Arkansas maintains a CON program, which it calls a “permit-of-approval” (POA) program, within four broad categories—hospital beds, beds outside hospitals, facilities and services. POAs function the same as CONs. Arkansas also maintains four moratoria on: (1) adding beds at residential care facilities; (2) adding beds at psychiatric residential treatment facilities; (3) opening new residential care facilities with more than 16 beds; and (4) opening intermediate care facilities for the mentally disabled. The state’s POA program sometimes treats similar facilities very differently. For example, opening a new assisted living or hospice facility requires a POA, but opening a new nursing home does not. A POA is required, however, to renovate a nursing home, but only when the renovations will cost more than $1 million. Assisted living and hospice facilities have no similar POA requirement for renovations.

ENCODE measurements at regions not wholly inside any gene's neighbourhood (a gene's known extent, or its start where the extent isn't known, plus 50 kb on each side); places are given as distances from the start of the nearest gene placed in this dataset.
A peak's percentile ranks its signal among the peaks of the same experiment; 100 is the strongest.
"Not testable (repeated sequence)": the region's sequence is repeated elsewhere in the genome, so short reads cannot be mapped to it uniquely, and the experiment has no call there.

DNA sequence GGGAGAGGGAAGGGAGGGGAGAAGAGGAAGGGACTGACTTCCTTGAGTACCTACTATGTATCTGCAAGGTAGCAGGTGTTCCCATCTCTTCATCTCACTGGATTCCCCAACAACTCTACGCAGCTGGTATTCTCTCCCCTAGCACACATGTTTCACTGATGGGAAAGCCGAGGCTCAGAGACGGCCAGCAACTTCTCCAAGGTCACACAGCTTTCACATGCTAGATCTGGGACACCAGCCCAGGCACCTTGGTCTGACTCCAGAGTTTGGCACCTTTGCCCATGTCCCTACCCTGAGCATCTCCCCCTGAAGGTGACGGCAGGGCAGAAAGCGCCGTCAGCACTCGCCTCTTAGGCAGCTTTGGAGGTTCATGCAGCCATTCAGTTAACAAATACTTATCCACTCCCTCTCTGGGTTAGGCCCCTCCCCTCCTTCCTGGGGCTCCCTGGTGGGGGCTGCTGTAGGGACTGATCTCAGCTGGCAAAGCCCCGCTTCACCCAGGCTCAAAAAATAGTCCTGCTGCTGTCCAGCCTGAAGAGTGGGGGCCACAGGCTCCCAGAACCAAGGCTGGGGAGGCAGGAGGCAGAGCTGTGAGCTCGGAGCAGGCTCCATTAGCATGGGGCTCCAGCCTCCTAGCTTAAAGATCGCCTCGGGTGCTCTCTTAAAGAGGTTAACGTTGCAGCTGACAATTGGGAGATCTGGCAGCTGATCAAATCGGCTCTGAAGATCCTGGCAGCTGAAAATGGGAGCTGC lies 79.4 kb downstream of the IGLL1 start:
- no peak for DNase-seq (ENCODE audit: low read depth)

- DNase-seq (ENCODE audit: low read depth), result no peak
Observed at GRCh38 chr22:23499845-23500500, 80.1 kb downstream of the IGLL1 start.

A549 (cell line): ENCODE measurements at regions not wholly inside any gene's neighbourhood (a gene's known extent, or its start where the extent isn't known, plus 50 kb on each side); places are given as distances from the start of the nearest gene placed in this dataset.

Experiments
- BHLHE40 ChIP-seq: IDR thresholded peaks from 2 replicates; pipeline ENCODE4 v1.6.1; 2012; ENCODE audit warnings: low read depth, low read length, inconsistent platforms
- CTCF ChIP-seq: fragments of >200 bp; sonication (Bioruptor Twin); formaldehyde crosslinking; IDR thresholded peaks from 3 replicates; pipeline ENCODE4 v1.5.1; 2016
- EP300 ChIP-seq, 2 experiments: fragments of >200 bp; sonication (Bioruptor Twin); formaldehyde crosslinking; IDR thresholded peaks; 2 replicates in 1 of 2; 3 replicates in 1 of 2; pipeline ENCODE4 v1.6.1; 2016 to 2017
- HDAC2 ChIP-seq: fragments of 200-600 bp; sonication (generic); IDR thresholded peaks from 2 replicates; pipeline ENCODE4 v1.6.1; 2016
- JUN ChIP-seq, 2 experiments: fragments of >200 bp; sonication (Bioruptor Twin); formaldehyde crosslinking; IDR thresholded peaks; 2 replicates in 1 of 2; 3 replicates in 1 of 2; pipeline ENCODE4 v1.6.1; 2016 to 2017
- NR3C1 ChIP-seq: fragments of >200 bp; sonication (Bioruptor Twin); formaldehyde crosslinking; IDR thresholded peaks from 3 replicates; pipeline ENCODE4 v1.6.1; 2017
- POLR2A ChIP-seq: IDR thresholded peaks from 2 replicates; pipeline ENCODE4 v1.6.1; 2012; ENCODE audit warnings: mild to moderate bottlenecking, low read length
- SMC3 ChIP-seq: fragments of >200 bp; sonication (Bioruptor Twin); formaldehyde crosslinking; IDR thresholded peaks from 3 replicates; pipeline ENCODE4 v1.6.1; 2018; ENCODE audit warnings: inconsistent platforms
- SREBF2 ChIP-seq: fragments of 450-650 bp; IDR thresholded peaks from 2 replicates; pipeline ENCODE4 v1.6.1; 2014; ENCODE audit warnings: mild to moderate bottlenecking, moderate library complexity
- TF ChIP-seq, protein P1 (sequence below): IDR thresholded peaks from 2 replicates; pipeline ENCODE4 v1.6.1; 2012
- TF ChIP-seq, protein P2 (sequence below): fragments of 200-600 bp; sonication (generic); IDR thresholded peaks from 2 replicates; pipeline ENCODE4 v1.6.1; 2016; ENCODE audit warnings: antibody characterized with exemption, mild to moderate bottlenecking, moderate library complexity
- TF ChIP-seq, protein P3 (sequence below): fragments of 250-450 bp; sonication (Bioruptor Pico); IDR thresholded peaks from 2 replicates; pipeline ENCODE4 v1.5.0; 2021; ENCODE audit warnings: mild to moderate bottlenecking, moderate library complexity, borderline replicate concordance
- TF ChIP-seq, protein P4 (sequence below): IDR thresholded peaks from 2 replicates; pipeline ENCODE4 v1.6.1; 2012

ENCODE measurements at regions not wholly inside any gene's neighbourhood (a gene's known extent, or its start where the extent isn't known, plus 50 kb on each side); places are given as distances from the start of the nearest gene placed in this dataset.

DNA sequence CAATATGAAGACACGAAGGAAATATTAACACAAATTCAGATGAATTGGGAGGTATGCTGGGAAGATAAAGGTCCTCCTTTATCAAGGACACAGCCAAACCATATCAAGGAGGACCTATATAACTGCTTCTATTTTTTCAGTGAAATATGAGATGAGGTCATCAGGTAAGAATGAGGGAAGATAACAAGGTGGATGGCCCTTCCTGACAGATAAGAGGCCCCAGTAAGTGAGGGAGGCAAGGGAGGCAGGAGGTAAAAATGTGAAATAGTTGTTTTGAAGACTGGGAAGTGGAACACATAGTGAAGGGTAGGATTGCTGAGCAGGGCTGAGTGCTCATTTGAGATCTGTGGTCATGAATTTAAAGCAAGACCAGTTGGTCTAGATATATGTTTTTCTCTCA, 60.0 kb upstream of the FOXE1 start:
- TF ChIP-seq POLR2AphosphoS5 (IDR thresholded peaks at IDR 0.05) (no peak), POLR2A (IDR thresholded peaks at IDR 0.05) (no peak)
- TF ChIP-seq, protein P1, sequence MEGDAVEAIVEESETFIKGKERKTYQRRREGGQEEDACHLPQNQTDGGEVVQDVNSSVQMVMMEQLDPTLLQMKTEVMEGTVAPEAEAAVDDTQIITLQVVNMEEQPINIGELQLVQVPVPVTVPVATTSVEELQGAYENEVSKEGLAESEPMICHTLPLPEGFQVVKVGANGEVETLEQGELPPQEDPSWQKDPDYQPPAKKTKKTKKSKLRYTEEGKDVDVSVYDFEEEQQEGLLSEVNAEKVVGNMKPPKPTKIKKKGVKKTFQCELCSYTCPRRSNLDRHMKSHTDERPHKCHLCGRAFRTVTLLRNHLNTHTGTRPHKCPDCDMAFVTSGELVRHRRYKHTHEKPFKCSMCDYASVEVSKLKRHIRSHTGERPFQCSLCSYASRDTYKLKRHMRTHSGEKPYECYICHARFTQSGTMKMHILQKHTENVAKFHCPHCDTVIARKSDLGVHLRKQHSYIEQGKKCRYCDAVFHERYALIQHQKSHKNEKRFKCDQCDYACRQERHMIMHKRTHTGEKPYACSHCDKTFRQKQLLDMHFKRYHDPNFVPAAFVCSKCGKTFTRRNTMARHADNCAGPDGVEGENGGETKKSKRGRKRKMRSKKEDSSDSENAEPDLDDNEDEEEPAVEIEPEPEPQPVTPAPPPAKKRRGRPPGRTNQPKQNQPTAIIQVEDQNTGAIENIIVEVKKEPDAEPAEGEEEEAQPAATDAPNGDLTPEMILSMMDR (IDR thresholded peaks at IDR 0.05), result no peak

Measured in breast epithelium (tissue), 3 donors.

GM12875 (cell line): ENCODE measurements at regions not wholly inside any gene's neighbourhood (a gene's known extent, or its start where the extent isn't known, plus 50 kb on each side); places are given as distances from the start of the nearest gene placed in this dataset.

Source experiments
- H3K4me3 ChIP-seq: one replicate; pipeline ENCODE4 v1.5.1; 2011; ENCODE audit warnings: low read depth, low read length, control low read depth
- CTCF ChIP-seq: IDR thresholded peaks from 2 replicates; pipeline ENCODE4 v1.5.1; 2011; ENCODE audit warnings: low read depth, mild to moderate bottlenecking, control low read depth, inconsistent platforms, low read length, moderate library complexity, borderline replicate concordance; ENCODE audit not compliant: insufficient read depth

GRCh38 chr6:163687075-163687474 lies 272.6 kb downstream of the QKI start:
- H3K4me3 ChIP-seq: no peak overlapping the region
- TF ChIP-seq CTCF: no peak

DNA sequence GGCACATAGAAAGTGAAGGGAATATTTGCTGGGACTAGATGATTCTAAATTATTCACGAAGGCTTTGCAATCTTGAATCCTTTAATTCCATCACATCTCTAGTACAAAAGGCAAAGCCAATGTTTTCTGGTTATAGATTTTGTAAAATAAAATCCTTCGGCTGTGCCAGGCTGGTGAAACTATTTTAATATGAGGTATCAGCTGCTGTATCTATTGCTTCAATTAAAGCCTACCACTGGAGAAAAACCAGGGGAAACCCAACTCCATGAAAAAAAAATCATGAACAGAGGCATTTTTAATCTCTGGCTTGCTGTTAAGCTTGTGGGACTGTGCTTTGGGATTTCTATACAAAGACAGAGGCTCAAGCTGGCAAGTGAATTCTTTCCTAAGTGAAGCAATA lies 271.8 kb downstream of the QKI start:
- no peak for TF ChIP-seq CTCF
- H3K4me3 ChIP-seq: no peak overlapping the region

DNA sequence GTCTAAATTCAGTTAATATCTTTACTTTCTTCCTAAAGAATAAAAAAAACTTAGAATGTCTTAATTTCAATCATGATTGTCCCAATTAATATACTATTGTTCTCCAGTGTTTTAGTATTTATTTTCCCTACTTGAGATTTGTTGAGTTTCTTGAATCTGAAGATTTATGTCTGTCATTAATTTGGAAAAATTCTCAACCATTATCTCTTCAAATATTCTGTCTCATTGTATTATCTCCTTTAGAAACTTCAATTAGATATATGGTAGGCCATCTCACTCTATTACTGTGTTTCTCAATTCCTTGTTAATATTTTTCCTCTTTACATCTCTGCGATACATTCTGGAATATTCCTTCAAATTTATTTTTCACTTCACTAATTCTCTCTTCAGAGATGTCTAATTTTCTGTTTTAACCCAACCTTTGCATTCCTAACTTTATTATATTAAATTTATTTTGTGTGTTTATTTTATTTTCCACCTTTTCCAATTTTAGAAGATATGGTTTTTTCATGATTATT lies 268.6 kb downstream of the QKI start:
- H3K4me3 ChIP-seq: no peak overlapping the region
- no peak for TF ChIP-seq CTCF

As of May 15, 2020, Arkansas had not suspended any POA requirements in response to COVID-19. The Department of Health, however, clarified that existing regulations allow hospitals to increase bed capacity in response to an emergency. Arkansas also maintains a rule allowing hospice facilities to temporarily expand during an emergency. See Ark. Health Servs. Permit Agency,
Permit of Approval Rulebook, 31 (Dec. 2012).
In Arkansas, the POA application process takes approximately 90 days. Ark. Code R. § 20-8-104(c). Applications can be submitted at any time but are reviewed in four cycles per year. The fee for a POA application is $3,000. Permit of Approval Rulebook at 13–14. Competitors can intervene in the application process and can offer evidence or argument as to why an application should be denied. Ark. Code R. § 20-8-106(d), (e).
|CON?||Number of POAs||Moratoria||Temporary COVID-19 response:|
|Hospital Beds||Yes||2||-||Preexisting regulations|
|Beds Outside Hospitals||Yes||7||2||Preexisting regulations|
|Facilities/ Buildings||Yes||3||2||No action|
|Emergency Medical Transport||No||-||-||-|